The Fund is also very badly off for tents, those belonging to it not having been renewed, I understand, since their purchase nearly 30 years ago. On taking over the Fund’s house, I found all the tents piled up in the passage, and the lower ones infested with white ants. Knowing that if these animals got a lodgment in the house, it would have to be abandoned, I had the tents attacked by them buried in the desert at some distance away. It turned out afterwards that most of those that were left were not the property of the Fund, one used by Mr. Peet for his cook belonged to Major Griffith, while, of the others, three were the property of Mr. J.T. Dennis. Of these last one was set up on the Royal Tombs as a shelter for M. Naville, and was stolen during the night; but the other two are, so far as I know, in good condition, and should, I think, either be returned to Mr. Dennis (who has claimed them) or purchased from him. Only one small tent would in the former case remain to the Fund and this, even with that belonging to Major Griffith, would be quite insufficient if an expedition to a site like Mahasna or Ulad el Yechia had to be undertaken. All the photographic plant, moreover, has suffered much from being left in Egypt during the hot season, and should be brought back to England to be overhauled. Instructions for an inventory of the Fund’s property left in Egypt and for the locking up of everything portable in the store-room before leaving might also, I think, be profitably sent at once to Mr. Peet.’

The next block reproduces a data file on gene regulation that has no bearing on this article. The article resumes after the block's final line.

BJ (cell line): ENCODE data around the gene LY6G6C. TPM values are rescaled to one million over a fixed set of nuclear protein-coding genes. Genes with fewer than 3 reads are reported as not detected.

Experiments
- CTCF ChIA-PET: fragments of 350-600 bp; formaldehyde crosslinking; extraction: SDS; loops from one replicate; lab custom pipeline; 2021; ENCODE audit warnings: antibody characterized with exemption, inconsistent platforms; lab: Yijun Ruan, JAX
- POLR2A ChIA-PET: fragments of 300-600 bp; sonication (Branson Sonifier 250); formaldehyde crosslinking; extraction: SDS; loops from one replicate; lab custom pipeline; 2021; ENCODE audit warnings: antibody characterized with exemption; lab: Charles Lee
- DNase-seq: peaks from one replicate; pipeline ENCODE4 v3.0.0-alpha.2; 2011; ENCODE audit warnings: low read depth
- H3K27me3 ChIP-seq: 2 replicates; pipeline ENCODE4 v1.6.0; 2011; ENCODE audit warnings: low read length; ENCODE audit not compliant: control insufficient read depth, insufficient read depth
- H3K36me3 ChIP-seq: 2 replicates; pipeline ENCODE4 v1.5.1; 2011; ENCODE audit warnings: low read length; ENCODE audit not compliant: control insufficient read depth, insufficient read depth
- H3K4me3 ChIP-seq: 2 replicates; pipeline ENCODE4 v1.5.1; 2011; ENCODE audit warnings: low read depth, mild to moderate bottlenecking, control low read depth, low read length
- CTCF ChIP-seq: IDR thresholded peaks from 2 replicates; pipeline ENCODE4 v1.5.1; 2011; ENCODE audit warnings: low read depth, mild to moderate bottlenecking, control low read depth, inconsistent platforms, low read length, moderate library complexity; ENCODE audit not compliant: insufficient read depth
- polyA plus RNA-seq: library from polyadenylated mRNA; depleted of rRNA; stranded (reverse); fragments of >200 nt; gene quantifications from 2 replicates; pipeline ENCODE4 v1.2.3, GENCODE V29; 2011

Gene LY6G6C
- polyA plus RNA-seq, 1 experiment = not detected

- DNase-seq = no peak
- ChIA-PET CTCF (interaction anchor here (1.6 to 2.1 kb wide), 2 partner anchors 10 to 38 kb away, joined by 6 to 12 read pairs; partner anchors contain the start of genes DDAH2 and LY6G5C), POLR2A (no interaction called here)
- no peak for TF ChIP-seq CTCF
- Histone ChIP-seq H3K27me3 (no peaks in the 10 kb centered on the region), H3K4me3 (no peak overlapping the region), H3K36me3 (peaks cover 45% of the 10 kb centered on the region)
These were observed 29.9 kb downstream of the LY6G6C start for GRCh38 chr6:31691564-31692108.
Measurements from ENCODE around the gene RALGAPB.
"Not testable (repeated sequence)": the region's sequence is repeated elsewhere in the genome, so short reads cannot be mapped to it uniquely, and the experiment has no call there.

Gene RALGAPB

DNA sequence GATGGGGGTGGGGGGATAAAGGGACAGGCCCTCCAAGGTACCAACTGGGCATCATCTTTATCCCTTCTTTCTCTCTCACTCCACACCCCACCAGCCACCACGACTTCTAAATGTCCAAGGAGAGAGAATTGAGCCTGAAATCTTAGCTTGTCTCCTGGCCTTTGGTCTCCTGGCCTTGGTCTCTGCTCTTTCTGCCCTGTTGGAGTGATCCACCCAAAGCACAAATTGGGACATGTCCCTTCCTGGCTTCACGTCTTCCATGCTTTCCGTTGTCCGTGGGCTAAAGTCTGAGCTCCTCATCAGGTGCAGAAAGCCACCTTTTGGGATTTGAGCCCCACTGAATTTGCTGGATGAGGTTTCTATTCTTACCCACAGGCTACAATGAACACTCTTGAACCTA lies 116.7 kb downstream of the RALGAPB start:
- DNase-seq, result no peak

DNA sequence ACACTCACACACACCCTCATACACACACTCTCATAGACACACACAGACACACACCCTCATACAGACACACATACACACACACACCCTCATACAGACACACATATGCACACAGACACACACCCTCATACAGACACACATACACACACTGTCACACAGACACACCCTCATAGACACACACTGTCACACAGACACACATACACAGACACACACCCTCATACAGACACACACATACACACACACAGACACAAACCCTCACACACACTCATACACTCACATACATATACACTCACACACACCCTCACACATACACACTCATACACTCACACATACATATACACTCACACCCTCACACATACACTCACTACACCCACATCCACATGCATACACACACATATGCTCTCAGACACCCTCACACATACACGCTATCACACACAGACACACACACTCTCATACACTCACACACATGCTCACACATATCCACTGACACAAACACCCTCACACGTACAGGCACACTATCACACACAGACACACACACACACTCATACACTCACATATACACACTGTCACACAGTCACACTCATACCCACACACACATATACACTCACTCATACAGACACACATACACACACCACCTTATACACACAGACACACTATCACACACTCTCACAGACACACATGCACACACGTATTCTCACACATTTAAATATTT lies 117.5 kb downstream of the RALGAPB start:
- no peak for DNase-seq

From Legge’s report, it sounds as if Peet, his brother and James Dixon (and also Fletcher?) continued to live in Garstang’s house while the Navilles, Legge himself, Hall and the ‘guests’ Trefusis and Hawley lived in the Fund’s house.

The physical separation of the team into the two houses, which was originally done for practical reasons came also, over the coming years, to reflect the very different archaeological approaches of Naville and Peet. Of the latter, Barry Kemp remarks (1982: 78) that ‘his more objective approach to archaeology had brought him into conflict with his co-director at Abydos, E. Naville, who had a picturesque alternative explanation to offer for the finds, which Peet, along with many others, accepted as prehistoric’.